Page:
Sedimentary patterns presented by William Feyerabend indicate further synchronicities in terms of water well sedimentation readings.
As you can see in the image below, further water chemistry analysis has been conducted which adds to the case that RMX’s new-found Utah asset is geologically analogous to Clayton Valley, and could therefore be packing similar bumper brine deposits.
Here is a full comparison summary:
All in all, RMX thinks it has first dibs on a supremely high potential lithium asset.
The table above brings us back to modus operandi at this stage of proceedings.
As it stands, RMX has entered into an exploration and earn-in agreement and hopes to analyse its first samples in order to decide whether to pull the trigger on acquiring a majority stake in the project, and possibly applying for more land tenure.
Seeing as Red Valley has fallen into RMX’s hands, it is understandably coy to let it slip away and attract unwanted competition for this prize.
Currently, there are no known mining claims or applications in the area
But there has been significant corporate activity in the broad vicinity of Utah — clearly the whiff of Utah’s lithium has not gone unnoticed; but for how much longer?
First there was news of Scientific Metals acquiring a unique lithium brine asset in Utah in May:
To be followed up soon after by news of Uranium Resources going down the same route in acquiring a viable lithium brine asset in Utah.
RMX’s new venture, led by William Feyerabend is a straight-forward swing for an appreciating commodity based on nearly identical geology, water chemistry and soil analyses.
It should be noted here that commodity prices do fluctuate and can go down, and lithium is no different. Investors should keep this in mind and seek professional financial advice if considering this stock for their portfolio.
RMX’s geological concept can be tested with relatively low cost and conventional water well drilling...
...and this will be going ahead within the coming months following the completion of RMX’s recent fund raisings.
The first work program has been estimated to cost around US$450,000 as proof of concept work consisting of 2 phases, $320,000 and $120,000.
Furthermore, there is optionality to expand its stake in the area, but of course a lot will depend on first drill results.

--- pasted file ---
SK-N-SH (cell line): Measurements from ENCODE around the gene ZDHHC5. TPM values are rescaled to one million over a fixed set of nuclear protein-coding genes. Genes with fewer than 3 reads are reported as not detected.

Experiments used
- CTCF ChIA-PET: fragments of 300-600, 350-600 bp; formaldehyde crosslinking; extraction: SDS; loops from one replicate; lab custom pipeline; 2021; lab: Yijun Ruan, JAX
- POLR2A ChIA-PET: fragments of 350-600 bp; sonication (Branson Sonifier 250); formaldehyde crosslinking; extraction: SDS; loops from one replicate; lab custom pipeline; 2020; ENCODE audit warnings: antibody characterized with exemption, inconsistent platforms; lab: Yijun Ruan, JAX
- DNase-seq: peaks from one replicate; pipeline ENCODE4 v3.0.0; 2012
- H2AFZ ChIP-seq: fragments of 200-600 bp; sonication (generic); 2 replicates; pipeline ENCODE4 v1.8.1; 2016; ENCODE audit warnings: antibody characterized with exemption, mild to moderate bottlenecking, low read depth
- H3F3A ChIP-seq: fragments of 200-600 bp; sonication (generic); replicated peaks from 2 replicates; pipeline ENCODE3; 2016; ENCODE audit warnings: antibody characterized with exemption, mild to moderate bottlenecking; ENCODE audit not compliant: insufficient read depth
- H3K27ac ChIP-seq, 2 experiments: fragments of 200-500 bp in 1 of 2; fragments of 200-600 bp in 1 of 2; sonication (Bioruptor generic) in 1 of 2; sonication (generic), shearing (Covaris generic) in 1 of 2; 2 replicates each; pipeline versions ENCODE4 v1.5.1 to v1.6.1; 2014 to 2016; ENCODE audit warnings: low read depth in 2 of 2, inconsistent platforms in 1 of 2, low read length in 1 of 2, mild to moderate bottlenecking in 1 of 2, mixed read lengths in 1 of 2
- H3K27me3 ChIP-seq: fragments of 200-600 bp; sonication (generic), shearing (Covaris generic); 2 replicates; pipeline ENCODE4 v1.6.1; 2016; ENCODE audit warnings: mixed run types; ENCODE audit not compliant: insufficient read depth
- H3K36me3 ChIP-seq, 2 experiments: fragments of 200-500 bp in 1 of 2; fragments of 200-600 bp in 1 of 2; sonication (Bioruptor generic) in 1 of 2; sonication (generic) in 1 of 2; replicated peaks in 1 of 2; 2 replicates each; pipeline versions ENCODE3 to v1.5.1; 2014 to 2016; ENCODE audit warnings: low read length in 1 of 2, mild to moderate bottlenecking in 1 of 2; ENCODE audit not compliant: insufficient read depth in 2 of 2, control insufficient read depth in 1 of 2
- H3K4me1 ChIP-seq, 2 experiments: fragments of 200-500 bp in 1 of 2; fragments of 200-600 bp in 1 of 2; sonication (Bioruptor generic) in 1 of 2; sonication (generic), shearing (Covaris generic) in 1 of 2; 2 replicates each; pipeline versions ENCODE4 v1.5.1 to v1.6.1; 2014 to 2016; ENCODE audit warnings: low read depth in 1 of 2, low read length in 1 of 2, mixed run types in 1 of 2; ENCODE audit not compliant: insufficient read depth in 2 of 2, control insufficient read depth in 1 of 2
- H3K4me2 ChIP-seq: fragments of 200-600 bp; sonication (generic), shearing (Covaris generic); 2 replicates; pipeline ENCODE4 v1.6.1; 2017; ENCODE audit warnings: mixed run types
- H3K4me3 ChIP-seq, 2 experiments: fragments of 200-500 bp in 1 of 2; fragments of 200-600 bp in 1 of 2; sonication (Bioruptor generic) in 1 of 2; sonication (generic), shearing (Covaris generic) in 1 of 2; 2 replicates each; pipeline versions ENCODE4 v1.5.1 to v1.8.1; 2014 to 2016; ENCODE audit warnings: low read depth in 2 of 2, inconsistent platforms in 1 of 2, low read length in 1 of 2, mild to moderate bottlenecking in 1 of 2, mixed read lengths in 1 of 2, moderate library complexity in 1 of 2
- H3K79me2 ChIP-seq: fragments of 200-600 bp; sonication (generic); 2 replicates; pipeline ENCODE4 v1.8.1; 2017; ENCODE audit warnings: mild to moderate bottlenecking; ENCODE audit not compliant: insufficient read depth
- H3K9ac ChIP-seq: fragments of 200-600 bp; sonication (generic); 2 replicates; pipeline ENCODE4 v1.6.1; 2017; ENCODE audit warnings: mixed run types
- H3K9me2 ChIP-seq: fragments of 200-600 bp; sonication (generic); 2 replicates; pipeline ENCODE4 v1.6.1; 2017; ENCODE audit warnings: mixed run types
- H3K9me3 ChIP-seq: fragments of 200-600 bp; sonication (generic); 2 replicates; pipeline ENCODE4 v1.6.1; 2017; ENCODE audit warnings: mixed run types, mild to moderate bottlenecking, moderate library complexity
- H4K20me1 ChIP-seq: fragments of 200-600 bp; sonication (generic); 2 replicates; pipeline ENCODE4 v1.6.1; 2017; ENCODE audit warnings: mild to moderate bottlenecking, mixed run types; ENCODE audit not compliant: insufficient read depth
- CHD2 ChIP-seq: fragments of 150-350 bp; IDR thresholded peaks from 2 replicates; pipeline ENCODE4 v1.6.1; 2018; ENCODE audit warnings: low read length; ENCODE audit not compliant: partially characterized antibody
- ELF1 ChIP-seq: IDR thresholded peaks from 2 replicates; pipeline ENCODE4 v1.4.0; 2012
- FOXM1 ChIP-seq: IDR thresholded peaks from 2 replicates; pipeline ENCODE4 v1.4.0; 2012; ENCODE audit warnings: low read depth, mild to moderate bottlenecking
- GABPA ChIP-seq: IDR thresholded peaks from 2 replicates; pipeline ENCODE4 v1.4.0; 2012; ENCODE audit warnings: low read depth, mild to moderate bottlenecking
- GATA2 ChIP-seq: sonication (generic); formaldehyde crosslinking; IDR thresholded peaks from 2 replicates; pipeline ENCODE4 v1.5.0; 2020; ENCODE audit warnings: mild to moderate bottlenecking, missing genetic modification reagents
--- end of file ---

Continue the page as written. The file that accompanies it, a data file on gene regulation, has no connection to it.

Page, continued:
The total cost of initial drilling, analysis and tenement applications is estimated to be between US$200,000 and US$325,000.
If commercial grade Lithium is reported in brines, RMX has the right to acquire 51% of the Project for US$250,000.
Should RMX elect to proceed with the acquisition, a joint venture will be formed and RMX will have right to increase its ownership to 80% of the entire project by meeting certain expenditure requirements...
...but by the same token, has room for a quick up-scale if things work out as hoped.
RMX is now on the straight and narrow to commercialising a prized metals asset
Most of the world’s lithium is currently produced in Australia, Chile and Argentina, but more recently, there’s been a veritable lithium rush in Nevada.
Since Tesla’s Elon Musk announced that it would build its gigantic lithium-ion battery gigafactory in Nevada, junior mining companies have been flocking to Nevada to try their hand at developing lithium projects.
The gigafactory opened at the end of July 2016, and interest in the lithium space continues to grow, much of it focused in the Clayton Valley.
Seeing an eye for an opportunity, one 40+ year geologist has discovered eerie similarities between Nevada’s Clayton Valley and a particular place in Western Utah; a place with similar valley river systems, geology and water chemistry.
If William Feyereband is correct, RMX is backing the right horse in the gallop for lithium resources and eventual offtake agreements close to point of sale.
As with any Resources exploration there are inherent risks and probabilities of success fluctuating under conditions not in an explorer’s control.
RMX still has a mountain to climb before it gets a viable project off the ground and into the commercial savannah of jousting with lithium-starved battery manufacturers, but at least now, it has closed the door on dale-digging and moving firmly into digging for tomorrow’s gold.